Never hesitate to contact your healthcare provider if you have any concerns or questions.
Why Do Kids Get Ear Infections
Kids get ear infections more than adults do for several reasons:
- Their shorter, more horizontal eustachian tubes let bacteria and viruses find their way into the middle ear more easily. The tubes are also narrower, so more likely to get blocked.
- Their adenoids, gland-like structures at the back of the throat, are larger and can interfere with the opening of the eustachian tubes.
Other things that can put kids at risk include secondhand smoke, bottle-feeding, and being around other kids in childcare. Ear infections are more common in boys than girls.
Ear infections are not contagious, but the colds that sometimes cause them can be. Infections are common during winter weather, when many people get upper respiratory tract infections or colds .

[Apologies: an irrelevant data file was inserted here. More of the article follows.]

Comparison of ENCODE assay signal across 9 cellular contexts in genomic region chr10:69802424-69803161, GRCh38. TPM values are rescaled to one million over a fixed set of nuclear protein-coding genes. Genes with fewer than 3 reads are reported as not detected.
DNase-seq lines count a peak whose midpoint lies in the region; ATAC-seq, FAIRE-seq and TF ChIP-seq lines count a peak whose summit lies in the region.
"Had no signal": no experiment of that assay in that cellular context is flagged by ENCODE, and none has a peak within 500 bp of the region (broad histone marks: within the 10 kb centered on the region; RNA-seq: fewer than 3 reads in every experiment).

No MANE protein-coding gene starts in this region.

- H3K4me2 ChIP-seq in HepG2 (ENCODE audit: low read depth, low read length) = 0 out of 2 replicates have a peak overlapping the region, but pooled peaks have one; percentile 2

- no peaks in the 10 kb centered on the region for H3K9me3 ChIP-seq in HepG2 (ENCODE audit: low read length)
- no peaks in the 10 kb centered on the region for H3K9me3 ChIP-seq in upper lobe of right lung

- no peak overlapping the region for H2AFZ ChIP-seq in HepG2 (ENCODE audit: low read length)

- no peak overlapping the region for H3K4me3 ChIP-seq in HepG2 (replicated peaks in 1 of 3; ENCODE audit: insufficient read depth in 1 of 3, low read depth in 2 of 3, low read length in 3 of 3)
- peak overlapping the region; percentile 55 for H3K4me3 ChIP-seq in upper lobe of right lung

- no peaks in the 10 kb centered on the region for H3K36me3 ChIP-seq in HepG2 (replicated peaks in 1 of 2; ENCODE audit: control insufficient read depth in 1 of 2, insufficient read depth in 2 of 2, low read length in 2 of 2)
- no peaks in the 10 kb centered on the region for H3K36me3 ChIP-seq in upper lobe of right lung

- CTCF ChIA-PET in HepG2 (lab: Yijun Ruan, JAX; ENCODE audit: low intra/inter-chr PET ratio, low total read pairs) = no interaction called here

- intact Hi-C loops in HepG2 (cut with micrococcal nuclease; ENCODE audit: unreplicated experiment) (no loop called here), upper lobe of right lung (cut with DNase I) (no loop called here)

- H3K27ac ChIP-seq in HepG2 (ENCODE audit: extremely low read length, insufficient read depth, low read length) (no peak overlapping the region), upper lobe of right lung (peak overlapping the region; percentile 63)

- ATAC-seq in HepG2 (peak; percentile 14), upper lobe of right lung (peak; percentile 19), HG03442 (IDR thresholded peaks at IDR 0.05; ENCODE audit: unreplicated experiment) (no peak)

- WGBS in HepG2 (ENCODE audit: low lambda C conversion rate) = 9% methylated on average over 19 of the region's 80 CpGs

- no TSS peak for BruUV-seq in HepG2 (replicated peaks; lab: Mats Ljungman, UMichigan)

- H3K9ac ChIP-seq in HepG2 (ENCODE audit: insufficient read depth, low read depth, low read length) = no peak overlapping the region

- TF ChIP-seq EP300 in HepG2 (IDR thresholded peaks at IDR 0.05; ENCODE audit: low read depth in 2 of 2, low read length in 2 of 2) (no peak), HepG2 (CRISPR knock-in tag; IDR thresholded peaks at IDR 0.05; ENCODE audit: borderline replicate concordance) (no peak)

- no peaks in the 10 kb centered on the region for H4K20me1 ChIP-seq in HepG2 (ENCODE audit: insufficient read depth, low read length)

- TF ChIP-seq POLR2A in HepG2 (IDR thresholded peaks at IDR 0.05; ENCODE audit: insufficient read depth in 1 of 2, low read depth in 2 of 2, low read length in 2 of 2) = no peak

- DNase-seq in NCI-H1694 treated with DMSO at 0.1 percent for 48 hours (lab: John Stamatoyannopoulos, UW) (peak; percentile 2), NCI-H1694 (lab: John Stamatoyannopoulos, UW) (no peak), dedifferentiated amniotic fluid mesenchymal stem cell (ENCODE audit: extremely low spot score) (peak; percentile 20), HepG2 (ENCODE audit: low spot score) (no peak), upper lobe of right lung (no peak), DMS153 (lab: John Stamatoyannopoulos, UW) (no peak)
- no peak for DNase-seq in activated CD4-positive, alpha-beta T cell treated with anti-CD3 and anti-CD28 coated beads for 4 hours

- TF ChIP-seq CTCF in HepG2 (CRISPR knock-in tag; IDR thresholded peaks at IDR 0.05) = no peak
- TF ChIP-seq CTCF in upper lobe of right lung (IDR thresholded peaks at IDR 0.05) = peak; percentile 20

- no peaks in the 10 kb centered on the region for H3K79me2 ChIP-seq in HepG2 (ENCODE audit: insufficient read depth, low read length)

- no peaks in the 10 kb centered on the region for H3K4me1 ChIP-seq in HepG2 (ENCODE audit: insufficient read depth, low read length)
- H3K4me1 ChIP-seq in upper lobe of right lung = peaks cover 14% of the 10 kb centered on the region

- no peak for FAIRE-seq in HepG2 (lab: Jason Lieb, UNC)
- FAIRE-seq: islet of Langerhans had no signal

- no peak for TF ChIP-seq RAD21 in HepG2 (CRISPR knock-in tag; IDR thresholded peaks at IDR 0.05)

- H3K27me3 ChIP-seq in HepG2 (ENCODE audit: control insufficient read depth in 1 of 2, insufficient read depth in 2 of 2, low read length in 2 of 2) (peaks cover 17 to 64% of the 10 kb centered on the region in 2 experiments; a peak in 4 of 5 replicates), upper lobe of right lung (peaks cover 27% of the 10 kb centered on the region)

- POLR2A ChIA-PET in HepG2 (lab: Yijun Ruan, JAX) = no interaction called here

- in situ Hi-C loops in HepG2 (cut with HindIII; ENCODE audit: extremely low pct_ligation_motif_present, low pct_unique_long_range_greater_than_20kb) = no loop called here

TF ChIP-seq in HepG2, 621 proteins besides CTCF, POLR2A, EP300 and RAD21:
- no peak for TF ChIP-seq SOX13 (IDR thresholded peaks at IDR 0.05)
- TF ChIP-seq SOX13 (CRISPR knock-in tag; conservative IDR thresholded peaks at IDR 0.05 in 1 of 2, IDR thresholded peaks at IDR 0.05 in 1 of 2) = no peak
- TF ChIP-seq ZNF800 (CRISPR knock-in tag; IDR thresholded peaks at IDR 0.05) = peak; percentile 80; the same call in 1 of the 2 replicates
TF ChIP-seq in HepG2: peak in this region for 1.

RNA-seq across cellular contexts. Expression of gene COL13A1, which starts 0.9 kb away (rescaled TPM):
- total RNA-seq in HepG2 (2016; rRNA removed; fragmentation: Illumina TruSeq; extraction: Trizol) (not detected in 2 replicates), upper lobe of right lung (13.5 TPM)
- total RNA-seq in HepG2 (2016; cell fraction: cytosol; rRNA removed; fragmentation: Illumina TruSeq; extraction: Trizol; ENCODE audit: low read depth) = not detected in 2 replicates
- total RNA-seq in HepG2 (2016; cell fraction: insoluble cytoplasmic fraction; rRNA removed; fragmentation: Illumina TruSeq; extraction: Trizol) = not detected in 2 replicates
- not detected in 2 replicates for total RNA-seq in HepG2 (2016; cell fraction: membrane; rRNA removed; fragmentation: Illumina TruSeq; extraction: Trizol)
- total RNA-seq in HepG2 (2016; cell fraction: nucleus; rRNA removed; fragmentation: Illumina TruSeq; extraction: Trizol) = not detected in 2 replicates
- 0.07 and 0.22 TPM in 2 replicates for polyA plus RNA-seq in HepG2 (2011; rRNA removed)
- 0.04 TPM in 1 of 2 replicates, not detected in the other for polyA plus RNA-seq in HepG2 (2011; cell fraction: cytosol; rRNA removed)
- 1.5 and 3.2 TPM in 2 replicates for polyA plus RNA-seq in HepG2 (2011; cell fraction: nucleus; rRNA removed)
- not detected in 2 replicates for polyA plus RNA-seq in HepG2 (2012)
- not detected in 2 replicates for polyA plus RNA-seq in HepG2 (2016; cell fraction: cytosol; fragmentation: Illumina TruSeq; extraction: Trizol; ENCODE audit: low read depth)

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Articles On Ear Infection Treatments
If you care for children, you likely know already how often they come down with earaches. Adults get them, too, but youngsters have them much more often. Thatâs because they donât fight off viruses and bacteria as well, and their little ears arenât good at draining fluids yet.
Key Points About Middle Ear Infections
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How Is An Ear Infection Treated
Treatment of ear infections depends on age, severity of the infection, the nature of the infection and if fluid remains in the middle ear for a long period of time.
Your healthcare provider will recommend medications to relieve you or your childs pain and fever. If the ear infection is mild, depending on the age of the child, your healthcare provider may choose to wait a few days to see if the infection goes away on its own before prescribing an antibiotic.